1. A very basic safety check consists of holding the front wheel between your knees and trying to twist the handlebars from side to side. Then try to push the brake lever hoods towards the ground. This checks that your stem and handlebar bolts are all tight.
  2. Next, pull both brakes as tight as you can. It’s better than the cables snap whilst you are standing over a stationary bike than at 70kph on a descent! The levers should not be able to touch bar tape or grips. Ideally, there should be at least a 10mm gap.
  3. Check that both the front and rear skewers are tight.
  4. Try twisting the saddle and moving it up and down: there should be no movement whatsoever.
  5.  Check your tyres weekly for small pieces of glass or flint and remove. Then fill the small hole that’s left behind with puncture repair solution as this is flexible and will stay in place longer than superglue.
  6. Pump your tyres to between 100 and 120psi on a road bike. Tyre pressure recommendations are found on the sidewall of all tyres, so if you’re not sure then check it!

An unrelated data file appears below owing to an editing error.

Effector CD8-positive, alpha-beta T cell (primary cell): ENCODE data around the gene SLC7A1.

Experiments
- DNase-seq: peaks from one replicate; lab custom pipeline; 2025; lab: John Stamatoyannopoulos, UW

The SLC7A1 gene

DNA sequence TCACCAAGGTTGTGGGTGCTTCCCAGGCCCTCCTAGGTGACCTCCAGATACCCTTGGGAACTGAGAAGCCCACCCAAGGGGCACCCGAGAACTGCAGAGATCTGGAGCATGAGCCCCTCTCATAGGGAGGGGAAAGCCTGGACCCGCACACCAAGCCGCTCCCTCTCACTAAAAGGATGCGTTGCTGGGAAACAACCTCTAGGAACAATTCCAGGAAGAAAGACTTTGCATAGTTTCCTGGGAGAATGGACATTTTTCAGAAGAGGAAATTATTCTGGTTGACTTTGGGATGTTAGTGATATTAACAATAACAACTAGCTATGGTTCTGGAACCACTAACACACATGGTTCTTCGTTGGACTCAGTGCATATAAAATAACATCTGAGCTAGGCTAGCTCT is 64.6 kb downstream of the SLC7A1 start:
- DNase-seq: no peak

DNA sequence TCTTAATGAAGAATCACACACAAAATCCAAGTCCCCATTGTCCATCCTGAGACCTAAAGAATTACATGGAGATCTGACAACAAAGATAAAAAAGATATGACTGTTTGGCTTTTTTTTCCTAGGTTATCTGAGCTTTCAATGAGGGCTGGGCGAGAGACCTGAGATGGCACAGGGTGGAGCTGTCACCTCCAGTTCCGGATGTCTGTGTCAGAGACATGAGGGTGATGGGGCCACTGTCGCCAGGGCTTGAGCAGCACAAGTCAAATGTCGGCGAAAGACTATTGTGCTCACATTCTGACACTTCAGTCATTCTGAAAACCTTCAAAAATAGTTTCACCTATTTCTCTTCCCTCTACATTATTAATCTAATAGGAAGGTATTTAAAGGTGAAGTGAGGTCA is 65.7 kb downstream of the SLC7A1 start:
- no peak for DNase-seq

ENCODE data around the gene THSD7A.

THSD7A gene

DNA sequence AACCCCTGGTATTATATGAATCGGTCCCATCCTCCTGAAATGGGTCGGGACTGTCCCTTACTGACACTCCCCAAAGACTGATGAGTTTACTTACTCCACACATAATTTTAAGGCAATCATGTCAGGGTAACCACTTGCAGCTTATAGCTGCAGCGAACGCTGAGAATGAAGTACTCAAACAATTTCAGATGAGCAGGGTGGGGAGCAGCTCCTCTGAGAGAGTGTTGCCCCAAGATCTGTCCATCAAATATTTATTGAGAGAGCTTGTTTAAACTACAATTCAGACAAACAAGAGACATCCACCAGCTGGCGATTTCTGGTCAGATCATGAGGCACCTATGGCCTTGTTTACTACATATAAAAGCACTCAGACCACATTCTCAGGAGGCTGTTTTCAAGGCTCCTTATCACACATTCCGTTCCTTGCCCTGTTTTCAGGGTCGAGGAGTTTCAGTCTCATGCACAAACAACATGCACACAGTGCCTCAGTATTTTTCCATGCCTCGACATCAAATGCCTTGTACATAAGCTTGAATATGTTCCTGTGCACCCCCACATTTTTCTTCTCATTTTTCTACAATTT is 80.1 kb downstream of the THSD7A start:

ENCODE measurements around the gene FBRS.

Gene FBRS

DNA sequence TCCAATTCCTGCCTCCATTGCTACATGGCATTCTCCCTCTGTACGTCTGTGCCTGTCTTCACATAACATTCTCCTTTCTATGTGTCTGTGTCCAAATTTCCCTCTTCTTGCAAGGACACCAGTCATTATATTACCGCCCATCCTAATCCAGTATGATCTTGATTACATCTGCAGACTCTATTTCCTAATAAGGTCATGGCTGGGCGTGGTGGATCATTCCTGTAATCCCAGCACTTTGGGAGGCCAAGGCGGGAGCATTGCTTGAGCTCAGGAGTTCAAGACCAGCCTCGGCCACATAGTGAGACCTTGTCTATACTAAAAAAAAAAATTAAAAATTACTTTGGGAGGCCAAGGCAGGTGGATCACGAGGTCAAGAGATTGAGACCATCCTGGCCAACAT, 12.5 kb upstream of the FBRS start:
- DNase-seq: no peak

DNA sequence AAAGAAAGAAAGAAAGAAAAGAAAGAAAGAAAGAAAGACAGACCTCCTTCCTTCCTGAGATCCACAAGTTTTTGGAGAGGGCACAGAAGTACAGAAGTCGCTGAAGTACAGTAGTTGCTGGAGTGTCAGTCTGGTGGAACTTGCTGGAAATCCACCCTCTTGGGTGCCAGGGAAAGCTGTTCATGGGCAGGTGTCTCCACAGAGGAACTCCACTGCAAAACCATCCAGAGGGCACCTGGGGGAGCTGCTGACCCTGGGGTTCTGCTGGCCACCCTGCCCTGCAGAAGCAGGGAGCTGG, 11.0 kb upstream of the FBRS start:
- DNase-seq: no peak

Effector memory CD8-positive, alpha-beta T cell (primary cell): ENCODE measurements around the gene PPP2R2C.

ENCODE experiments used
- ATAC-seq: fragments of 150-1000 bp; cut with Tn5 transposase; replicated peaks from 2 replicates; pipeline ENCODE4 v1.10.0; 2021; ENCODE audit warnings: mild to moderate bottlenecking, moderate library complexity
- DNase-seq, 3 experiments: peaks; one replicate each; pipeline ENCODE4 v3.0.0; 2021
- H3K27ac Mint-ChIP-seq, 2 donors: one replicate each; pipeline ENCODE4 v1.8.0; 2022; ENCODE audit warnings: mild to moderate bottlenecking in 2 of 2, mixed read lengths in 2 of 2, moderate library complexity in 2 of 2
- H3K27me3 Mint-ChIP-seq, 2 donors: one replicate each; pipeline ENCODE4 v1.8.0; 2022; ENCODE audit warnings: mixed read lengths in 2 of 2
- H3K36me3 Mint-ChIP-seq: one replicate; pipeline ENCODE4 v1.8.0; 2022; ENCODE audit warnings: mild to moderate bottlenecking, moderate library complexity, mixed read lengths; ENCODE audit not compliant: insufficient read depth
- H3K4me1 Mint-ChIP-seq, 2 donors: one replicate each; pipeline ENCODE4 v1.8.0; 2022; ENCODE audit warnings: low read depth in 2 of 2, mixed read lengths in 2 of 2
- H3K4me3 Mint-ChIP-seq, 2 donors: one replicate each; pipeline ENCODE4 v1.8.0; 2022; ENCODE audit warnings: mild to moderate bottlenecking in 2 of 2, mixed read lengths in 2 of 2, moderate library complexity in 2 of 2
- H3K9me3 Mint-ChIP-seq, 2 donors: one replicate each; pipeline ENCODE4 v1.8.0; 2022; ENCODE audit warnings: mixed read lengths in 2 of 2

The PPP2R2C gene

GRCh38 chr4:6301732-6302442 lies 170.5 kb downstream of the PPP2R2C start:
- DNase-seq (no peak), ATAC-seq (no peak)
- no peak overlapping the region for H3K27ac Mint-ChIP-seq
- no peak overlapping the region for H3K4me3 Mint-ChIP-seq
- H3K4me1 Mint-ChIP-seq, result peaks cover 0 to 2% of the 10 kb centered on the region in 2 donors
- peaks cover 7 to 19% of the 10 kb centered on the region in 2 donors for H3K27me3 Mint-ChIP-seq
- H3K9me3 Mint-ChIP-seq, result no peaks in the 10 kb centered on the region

7. If your tyres are worn replace them. Don’t try to squeeze the last bit out of them. You could puncture or you could fall.
  8. Oil your chain, but don’t overdo it. A few drops are all that is needed. Also, degrease and remove the old gunk before putting on fresh lube. Get proper bike lube, NOT 3 in 1, NOT WD40!
  9. Only turn the cable adjusting barrel at the rear of the derailleur. A quarter or half turn anti-clockwise is often all that’s needed to realign out of sync gears. Do not touch any cross head screws no matter what youtube tells you. If a bike is assembled properly the first day these rarely need to be touched again.
  10. Wash it – Even if it is just to feel good about yourself please do wash your bike. You wouldn’t go out wearing mucky cycling gear for weeks so why ride a mucky bike for weeks without washing it? There is also the knock-on benefit of a clean bike running smoother, lasting longer and saving money and frustration in the long run, plus if you ever need me to fix it, I’ll stay cleaner 😉

If you’re interested in going more in-depth on bike maintenance and being able to look after your own bike, I run private maintenance classes for groups or individuals (contact me for more details), and I also run bicycle maintenance courses for Limerick College of Further Education and The Crescent Comp, keep an eye on their websites for upcoming courses:

http://www.lcfe.ie/
https://www.crescentsj.com/adult-education/